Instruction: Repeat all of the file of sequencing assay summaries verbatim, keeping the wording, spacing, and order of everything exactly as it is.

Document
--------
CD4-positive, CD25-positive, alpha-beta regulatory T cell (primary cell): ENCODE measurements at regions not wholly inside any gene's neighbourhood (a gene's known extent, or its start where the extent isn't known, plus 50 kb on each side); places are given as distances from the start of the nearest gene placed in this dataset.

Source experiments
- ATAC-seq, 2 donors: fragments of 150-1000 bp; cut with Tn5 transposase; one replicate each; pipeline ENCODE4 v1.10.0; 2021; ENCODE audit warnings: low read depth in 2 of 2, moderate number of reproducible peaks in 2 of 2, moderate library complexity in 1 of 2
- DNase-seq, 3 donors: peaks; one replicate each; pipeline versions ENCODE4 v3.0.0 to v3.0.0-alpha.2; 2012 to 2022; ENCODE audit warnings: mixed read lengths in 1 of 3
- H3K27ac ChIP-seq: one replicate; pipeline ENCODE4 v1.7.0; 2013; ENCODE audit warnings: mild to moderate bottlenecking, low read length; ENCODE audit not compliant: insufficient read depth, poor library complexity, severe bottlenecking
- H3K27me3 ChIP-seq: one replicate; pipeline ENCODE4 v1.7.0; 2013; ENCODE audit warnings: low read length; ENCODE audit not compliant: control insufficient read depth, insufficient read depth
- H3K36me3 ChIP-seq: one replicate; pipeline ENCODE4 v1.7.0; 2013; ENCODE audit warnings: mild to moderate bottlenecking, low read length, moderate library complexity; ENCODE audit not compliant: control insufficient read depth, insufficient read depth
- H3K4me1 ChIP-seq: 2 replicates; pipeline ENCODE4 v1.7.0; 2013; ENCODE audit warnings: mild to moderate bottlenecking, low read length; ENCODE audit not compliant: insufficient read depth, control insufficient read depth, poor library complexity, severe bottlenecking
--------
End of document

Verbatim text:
CD4-positive, CD25-positive, alpha-beta regulatory T cell (primary cell): ENCODE measurements at regions not wholly inside any gene's neighbourhood (a gene's known extent, or its start where the extent isn't known, plus 50 kb on each side); places are given as distances from the start of the nearest gene placed in this dataset.

Source experiments
- ATAC-seq, 2 donors: fragments of 150-1000 bp; cut with Tn5 transposase; one replicate each; pipeline ENCODE4 v1.10.0; 2021; ENCODE audit warnings: low read depth in 2 of 2, moderate number of reproducible peaks in 2 of 2, moderate library complexity in 1 of 2
- DNase-seq, 3 donors: peaks; one replicate each; pipeline versions ENCODE4 v3.0.0 to v3.0.0-alpha.2; 2012 to 2022; ENCODE audit warnings: mixed read lengths in 1 of 3
- H3K27ac ChIP-seq: one replicate; pipeline ENCODE4 v1.7.0; 2013; ENCODE audit warnings: mild to moderate bottlenecking, low read length; ENCODE audit not compliant: insufficient read depth, poor library complexity, severe bottlenecking
- H3K27me3 ChIP-seq: one replicate; pipeline ENCODE4 v1.7.0; 2013; ENCODE audit warnings: low read length; ENCODE audit not compliant: control insufficient read depth, insufficient read depth
- H3K36me3 ChIP-seq: one replicate; pipeline ENCODE4 v1.7.0; 2013; ENCODE audit warnings: mild to moderate bottlenecking, low read length, moderate library complexity; ENCODE audit not compliant: control insufficient read depth, insufficient read depth
- H3K4me1 ChIP-seq: 2 replicates; pipeline ENCODE4 v1.7.0; 2013; ENCODE audit warnings: mild to moderate bottlenecking, low read length; ENCODE audit not compliant: insufficient read depth, control insufficient read depth, poor library complexity, severe bottlenecking